The 16-year-old son of a 15th District Police officer was killed Saturday afternoon in an accident in Austin while driving his father’s motorcycle without permission.
Devontae Green, a junior at Oak Park and River Forest High School, was pronounced dead at John H. Stroger Hospital shortly after the accident occurred at around 3:25 p.m. Oct. 25, near Central and Washington. Green collided with another vehicle while attempting to make a northbound turn from Washington onto Central.
Police charged the 33-year-old female driver with failing to yield the right of way, operating an uninsured vehicle, and driving on a suspended license. Her court date is Nov. 18. Chicago Police News Affairs would not confirm whether the boy’s father was a police officer, but family and friends said his father does work for the department.
At the time of Saturday’s accident, Ebony Ivy, the victim’s mother, thought her son was attending a home football game at OPRF high school. Green instead went to his father’s West Side home to ride his dad’s motorcycle to the game. Ivy was unaware and said it was “out of the question” that she would ever let him ride. The father was out of town.
Green was headed westbound on Washington Boulevard and was struck by the vehicle headed eastbound making a turn north on Central Avenue following a green light. According to Ivy, Green was hit as both tried to make the northbound turn.
“He tried to get up and tried to call his dad,” she said.
Green reportedly sat on the curb for a moment but then collapsed, and was later transported to Stroger Hospital where he died. Officials at 15th District Police Headquarters, 5701 W. Madison, where the father works, referred all questions about the accident to police News Affairs.
Victim loved ‘anything with wheels’
According to family and friends, Green, who grew up in Oak Park, loved to ride anything with wheels, whether it was a bicycle, skateboard or rollerblades.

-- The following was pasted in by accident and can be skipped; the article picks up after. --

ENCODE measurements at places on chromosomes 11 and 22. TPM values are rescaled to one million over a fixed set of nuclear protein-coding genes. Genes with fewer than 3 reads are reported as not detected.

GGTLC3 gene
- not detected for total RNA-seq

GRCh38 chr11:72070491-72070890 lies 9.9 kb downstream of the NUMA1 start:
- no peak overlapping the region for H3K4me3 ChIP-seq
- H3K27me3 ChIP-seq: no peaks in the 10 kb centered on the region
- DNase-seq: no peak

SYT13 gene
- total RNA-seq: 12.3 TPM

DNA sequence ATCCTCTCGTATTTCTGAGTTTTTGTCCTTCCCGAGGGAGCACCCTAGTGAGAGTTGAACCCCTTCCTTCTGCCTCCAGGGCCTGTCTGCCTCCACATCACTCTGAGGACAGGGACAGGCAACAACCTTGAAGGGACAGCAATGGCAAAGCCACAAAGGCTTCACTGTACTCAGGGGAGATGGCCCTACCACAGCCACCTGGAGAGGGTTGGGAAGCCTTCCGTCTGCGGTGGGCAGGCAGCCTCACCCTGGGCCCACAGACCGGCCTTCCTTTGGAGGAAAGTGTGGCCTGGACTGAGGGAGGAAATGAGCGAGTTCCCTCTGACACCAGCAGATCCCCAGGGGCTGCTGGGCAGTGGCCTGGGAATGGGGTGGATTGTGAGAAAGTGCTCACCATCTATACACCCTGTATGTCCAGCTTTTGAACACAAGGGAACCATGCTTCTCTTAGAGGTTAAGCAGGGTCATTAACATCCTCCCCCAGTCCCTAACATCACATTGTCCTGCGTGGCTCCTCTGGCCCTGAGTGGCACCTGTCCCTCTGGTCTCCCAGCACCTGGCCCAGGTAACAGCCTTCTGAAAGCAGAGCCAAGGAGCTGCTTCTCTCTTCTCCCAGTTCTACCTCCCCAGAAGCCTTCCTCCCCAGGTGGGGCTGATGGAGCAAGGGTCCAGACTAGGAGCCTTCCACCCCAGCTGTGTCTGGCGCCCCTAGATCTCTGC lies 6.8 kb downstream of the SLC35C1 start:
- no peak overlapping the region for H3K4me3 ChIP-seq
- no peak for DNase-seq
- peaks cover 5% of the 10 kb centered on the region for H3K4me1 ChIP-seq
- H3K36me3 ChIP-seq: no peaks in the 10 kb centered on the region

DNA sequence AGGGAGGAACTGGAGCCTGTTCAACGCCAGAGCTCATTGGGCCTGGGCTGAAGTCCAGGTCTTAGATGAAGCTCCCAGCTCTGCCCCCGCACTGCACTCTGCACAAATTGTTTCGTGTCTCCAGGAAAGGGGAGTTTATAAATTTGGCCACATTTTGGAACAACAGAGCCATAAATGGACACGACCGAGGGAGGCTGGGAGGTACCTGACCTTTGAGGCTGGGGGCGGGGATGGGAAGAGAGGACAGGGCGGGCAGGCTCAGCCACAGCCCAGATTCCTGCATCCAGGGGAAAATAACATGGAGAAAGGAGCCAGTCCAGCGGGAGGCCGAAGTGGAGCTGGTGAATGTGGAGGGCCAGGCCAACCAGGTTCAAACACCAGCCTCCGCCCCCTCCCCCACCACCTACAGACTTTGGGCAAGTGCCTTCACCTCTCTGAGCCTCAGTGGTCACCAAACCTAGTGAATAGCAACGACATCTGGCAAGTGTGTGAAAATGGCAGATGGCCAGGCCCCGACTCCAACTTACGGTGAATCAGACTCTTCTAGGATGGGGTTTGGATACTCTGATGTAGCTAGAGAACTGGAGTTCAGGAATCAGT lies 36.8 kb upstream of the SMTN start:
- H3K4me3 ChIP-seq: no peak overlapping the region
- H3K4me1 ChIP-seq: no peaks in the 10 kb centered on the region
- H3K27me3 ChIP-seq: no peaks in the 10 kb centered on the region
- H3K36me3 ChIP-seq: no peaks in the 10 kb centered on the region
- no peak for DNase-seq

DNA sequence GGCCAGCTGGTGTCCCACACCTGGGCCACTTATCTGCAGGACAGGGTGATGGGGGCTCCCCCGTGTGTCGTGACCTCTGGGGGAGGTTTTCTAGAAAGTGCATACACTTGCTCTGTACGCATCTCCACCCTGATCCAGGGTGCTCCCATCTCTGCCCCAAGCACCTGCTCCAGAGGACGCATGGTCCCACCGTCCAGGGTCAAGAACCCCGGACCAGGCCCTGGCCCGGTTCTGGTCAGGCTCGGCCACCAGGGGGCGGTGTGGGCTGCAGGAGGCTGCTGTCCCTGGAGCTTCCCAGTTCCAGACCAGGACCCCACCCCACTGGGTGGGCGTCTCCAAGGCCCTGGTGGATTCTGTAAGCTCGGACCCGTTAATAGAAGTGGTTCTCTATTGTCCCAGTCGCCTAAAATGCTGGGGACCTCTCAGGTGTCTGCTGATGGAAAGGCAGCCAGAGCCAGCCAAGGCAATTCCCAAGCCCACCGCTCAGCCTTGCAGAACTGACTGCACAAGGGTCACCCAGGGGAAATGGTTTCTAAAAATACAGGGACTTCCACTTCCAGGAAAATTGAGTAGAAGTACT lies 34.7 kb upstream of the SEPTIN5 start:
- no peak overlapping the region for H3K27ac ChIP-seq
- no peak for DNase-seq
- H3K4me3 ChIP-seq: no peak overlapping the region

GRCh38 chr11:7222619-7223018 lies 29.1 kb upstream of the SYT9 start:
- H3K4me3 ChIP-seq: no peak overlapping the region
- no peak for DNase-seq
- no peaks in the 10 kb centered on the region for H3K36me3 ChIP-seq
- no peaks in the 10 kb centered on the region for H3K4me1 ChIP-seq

“He liked cars and boy things,” said Ivy of her only child, who was born in 1992.
Calling him her best friend, she said he was always smiling and having fun. Growing up in Oak Park, he also attended Irving Elementary School and Percy Julian Middle School. Those who knew him said he was a friend to many.
“He got along with everybody,” said Ivy, an Oak Park native and 1994 OPRF graduate. “He had no enemies, no trouble with people. He was so outgoing, athletic and well-mannered.”
Green played football and was on OPRF’s wrestling team his sophomore year, but had to stop because of a nagging shoulder injury suffered in the eighth grade while playing football. But his greatest enjoyment came from rollerblading and skateboarding.
“Here’s a kid who had friends throughout the building, among athletes and in the arts,” said family friend Jacques Conway.
Green was best friends with Conway’s son. The Maywood pastor and president of Oak Park’s high school board also recalled Green’s love of riding. Though he didn’t have a driver’s license, cars were among his passions, said Conway. Green loved music and was also known as a fashionable dresser, he added, Abercrombie and Fitch being among his favorite designers.
OPRF students on Monday used fashion to pay tribute to their classmate. They sent word out on FaceBook.Com over the weekend to wear “green” at school. Both students and staff sported Devontae’s namesake color. He was a leader among students, especially freshmen, recalled Mark Vance, his summer school history teacher at OPRF. Vance said Green was a mentor to freshmen this fall who were also enrolled in the summer. It was Vance’s first time instructing him, but Green told him that his mother was one of his former students. Vance thought he was joking.
The next day, Green came back and relayed a message from his mom. During Vance’s lessons on prehistoric times, he would show the film, The Clan of the Cave Bear.
“He said, ‘My mom told me to ask you if you’re still showing that movie?’ Then I knew she had been a student of mine,” Vance recalled.
Since the accident, Ivy has received calls and text messages from well-wishers, including to her son’s phone. She’s encouraging any of his friends to call her if they need to talk or to reminisce about her son.
“Call me anytime. Don’t be scared, don’t forget him,” Ivy said.
Friends pay tribute
On Tuesday afternoon, about 20 of Green’s classmates organized a memorial at the accident site. They hugged, cried, and shared stories about their friend.
“He was like family,” said David Green, a 16-year-old OPRF junior. “We weren’t family, but we told people we were cousins. I loved him like a brother.”
The 15-minute memorial ended with friends placing yellow roses on the sidewalk on the north-east corner of Washington and Central.
Ebony Ivy encourages Devontae’s friends to call her at 773-679-000 or 773-827-6300 to share memories of her son.